Research in the laboratory

Our current research is primarily concerned with the development and maintenance of psychological and physical symptoms following traumatic experiences. For example, we seek to better understand the role of chronic pain, dissociative symptoms, and avoidance behaviors in the development and maintenance of posttraumatic stress disorder. Our research also focuses on anxiety and affective disorders.

How do we do it?

Using new experimental methods, such as the “conditioned intrusion paradigm” or the “script-based imagery paradigm”, we investigate both basal processes for learning and regulating emotions, which play an essential role in anxiety disorders and post-traumatic stress disorder, and psychophysiological and neurocognitive changes associated with certain psychological symptoms, such as dissociation, which could represent starting points for new therapeutic methods. These studies are conducted with both non-clinical and clinical samples.

Essential components of our studies are the recording of psychological symptoms and subjective feelings via interviews and questionnaires as well as the recording of physiological indicators of stress and emotions via psychophysiological and hormonal measurements and the recording of neuronal processes via fMRI measurements.

What are our current research interests?

In our current research, we are working on the development or modification of neurocognitively informed theories to explain the different symptom domains of posttraumatic stress disorder (PTSD). From these, we derive specific hypotheses, which are tested in studies with experimental or correlational designs. Current studies are primarily concerned with the emergence of intrusive reexperiencing of traumatic content as a central symptom of PTSD. Here, the role of dissociative phenomena and medically unexplained pain as a consequence of traumatic experience is also investigated. In the studies, both subjective experiences and physiological measurement parameters are collected in order to capture as comprehensive a picture of PTSD and its symptoms as possible.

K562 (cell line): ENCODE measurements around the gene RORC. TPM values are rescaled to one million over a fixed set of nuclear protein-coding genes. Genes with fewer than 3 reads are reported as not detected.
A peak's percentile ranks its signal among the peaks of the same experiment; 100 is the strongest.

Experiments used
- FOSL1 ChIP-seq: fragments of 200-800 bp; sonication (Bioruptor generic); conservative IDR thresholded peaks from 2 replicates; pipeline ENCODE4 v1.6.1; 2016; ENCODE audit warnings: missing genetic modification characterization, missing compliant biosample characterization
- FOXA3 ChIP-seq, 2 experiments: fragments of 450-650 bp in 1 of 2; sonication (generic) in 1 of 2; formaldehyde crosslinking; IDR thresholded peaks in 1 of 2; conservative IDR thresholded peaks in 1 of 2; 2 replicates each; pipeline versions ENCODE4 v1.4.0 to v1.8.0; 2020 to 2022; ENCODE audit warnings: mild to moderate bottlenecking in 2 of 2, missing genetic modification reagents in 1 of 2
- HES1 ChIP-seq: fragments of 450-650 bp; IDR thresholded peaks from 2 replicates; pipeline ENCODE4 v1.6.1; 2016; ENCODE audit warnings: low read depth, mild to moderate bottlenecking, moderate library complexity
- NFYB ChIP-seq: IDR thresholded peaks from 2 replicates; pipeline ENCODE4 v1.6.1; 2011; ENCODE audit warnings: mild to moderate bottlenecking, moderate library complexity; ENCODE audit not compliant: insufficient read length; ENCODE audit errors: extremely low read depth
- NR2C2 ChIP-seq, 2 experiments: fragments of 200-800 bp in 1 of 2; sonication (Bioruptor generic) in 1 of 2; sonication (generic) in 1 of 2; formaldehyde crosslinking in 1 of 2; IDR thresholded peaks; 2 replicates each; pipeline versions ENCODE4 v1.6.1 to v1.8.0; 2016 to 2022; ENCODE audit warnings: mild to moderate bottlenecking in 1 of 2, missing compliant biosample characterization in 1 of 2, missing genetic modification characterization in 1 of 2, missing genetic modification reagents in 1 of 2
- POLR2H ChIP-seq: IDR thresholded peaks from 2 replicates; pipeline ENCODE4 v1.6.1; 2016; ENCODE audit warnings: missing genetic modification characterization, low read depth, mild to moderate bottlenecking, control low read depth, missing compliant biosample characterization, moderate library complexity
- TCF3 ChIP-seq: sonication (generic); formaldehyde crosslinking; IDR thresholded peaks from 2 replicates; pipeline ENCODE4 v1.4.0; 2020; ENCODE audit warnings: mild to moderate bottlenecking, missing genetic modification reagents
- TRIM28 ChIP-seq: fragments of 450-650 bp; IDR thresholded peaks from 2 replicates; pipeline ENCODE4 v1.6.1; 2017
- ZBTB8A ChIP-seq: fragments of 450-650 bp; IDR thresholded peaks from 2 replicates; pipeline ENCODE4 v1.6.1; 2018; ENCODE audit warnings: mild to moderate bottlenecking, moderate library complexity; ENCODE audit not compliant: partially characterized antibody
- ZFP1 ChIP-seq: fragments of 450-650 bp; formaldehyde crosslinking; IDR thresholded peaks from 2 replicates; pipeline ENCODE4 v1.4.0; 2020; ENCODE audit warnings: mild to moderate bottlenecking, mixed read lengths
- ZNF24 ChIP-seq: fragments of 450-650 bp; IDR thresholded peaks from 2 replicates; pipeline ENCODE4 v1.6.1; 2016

In the field of intrusion research, our latest study results suggest a possibly protective effect of estradiol levels with regard to intrusion development (to the article). We were recently able to prove the important role of classical conditioning theory in the formation of intrusive memories by means of sophisticated experiments (to the article). Furthermore, through innovative experiments in magnetic resonance imaging, we were able to show for the first time that classical conditioning theory could explain the emergence of pain experience after psychological traumatization (to the article). Nearly half of patients with PTSD experience pain in everyday life, for which often no medical causes are found and which is therefore difficult to treat.

In the field of research on dissociative phenomena during and in the wake of traumatic events, our recent study results suggest an important role of both negative emotions and physical pain. The studies also provide important clues to behavioral, physiological, and neural “markers” for dissociative states (to article 1 & article 2).